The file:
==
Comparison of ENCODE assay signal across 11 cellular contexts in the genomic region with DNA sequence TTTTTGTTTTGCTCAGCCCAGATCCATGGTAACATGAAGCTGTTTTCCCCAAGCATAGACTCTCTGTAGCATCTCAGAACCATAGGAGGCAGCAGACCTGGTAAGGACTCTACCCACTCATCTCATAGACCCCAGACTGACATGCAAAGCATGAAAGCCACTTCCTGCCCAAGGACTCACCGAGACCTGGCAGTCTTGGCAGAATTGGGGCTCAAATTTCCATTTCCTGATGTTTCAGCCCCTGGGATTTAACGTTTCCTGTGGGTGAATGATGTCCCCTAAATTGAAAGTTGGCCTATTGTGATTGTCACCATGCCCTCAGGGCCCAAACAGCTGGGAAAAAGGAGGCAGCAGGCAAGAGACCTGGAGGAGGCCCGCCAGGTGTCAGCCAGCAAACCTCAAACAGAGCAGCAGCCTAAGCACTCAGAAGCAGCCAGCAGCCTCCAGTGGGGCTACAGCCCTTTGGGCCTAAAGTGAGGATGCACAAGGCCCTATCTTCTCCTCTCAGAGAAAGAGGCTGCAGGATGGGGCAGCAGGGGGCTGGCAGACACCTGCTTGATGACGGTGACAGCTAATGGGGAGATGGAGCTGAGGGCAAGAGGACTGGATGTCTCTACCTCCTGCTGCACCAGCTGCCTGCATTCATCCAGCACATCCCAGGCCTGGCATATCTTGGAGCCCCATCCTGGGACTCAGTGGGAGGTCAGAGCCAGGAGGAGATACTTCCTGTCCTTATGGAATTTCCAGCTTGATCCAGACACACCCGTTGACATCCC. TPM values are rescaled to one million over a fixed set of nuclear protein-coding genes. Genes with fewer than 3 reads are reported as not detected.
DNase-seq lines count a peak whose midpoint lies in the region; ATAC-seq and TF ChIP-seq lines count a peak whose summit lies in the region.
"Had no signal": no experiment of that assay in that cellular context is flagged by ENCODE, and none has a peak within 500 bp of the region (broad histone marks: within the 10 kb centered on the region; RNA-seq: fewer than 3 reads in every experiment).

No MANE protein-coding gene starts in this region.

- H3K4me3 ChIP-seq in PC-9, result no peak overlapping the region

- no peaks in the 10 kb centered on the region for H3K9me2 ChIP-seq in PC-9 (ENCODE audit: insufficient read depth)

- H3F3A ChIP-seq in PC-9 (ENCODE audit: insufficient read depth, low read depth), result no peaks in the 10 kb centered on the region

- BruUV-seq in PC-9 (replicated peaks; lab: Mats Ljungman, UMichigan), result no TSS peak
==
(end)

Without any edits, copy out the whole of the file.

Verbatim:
Comparison of ENCODE assay signal across 11 cellular contexts in the genomic region with DNA sequence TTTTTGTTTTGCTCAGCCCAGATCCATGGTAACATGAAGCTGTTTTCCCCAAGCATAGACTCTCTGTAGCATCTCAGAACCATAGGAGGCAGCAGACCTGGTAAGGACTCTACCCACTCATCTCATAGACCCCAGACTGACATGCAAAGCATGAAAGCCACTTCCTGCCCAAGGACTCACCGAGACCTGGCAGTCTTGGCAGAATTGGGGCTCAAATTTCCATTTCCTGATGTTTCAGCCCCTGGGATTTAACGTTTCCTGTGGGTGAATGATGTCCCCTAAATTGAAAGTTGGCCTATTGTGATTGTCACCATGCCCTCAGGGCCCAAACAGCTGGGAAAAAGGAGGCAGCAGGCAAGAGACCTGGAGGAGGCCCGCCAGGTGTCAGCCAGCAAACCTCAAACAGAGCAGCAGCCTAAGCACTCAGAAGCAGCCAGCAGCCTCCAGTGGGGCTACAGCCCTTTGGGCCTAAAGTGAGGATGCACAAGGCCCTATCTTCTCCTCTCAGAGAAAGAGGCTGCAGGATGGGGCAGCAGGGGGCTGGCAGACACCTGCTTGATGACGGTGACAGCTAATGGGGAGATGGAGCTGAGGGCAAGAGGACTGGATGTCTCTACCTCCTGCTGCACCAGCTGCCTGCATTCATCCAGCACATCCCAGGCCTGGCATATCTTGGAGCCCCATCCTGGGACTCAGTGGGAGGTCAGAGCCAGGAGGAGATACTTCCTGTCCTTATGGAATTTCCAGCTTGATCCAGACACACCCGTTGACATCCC. TPM values are rescaled to one million over a fixed set of nuclear protein-coding genes. Genes with fewer than 3 reads are reported as not detected.
DNase-seq lines count a peak whose midpoint lies in the region; ATAC-seq and TF ChIP-seq lines count a peak whose summit lies in the region.
"Had no signal": no experiment of that assay in that cellular context is flagged by ENCODE, and none has a peak within 500 bp of the region (broad histone marks: within the 10 kb centered on the region; RNA-seq: fewer than 3 reads in every experiment).

No MANE protein-coding gene starts in this region.

- H3K4me3 ChIP-seq in PC-9, result no peak overlapping the region

- no peaks in the 10 kb centered on the region for H3K9me2 ChIP-seq in PC-9 (ENCODE audit: insufficient read depth)

- H3F3A ChIP-seq in PC-9 (ENCODE audit: insufficient read depth, low read depth), result no peaks in the 10 kb centered on the region

- BruUV-seq in PC-9 (replicated peaks; lab: Mats Ljungman, UMichigan), result no TSS peak